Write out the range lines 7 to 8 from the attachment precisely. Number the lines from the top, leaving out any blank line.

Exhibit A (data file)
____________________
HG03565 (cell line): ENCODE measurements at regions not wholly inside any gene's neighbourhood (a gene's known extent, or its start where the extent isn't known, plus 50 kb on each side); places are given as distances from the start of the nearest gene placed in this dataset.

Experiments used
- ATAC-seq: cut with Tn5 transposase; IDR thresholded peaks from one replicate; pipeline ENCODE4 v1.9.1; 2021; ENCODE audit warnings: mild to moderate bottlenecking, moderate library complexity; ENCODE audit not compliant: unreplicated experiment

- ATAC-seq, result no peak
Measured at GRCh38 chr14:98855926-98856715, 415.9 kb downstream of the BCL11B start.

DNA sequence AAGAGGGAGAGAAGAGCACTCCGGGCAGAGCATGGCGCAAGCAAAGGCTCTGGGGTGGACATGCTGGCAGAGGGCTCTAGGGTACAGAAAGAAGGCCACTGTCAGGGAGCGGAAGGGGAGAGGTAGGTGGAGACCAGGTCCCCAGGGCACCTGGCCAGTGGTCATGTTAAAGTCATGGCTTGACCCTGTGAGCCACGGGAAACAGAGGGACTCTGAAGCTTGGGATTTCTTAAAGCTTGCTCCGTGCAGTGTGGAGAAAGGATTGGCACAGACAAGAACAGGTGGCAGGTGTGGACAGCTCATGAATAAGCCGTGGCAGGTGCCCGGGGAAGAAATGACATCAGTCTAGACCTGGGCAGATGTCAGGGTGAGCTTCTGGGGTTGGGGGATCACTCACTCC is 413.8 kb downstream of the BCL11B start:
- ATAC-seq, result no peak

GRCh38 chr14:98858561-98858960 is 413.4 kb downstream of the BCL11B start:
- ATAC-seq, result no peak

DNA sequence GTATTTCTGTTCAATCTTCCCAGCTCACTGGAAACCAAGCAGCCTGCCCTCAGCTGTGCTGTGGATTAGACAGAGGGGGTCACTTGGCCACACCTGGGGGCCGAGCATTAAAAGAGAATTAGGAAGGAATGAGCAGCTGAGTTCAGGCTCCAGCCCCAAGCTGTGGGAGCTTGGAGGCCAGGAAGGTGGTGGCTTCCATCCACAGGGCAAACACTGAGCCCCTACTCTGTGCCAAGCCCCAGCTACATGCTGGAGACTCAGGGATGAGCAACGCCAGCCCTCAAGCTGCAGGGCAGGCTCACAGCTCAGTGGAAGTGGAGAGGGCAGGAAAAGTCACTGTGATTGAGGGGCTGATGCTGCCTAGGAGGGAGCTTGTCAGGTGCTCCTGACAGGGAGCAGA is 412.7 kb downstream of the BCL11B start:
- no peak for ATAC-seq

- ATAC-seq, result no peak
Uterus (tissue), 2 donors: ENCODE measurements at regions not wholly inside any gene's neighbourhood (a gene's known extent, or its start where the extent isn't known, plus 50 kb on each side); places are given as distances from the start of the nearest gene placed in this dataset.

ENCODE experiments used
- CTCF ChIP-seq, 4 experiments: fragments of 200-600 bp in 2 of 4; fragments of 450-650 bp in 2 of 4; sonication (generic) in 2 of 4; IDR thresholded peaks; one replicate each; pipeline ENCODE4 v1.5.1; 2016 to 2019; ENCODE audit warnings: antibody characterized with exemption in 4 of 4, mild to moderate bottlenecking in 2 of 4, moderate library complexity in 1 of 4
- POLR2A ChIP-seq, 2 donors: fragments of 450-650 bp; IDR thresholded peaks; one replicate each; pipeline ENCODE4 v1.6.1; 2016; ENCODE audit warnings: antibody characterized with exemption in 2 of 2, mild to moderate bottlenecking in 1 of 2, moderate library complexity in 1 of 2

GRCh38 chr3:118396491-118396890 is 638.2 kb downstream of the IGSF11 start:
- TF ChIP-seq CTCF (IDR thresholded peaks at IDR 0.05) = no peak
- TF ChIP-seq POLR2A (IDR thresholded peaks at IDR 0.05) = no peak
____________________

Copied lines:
- ATAC-seq, result no peak

GRCh38 chr14:98858561-98858960 is 413.4 kb downstream of the BCL11B start: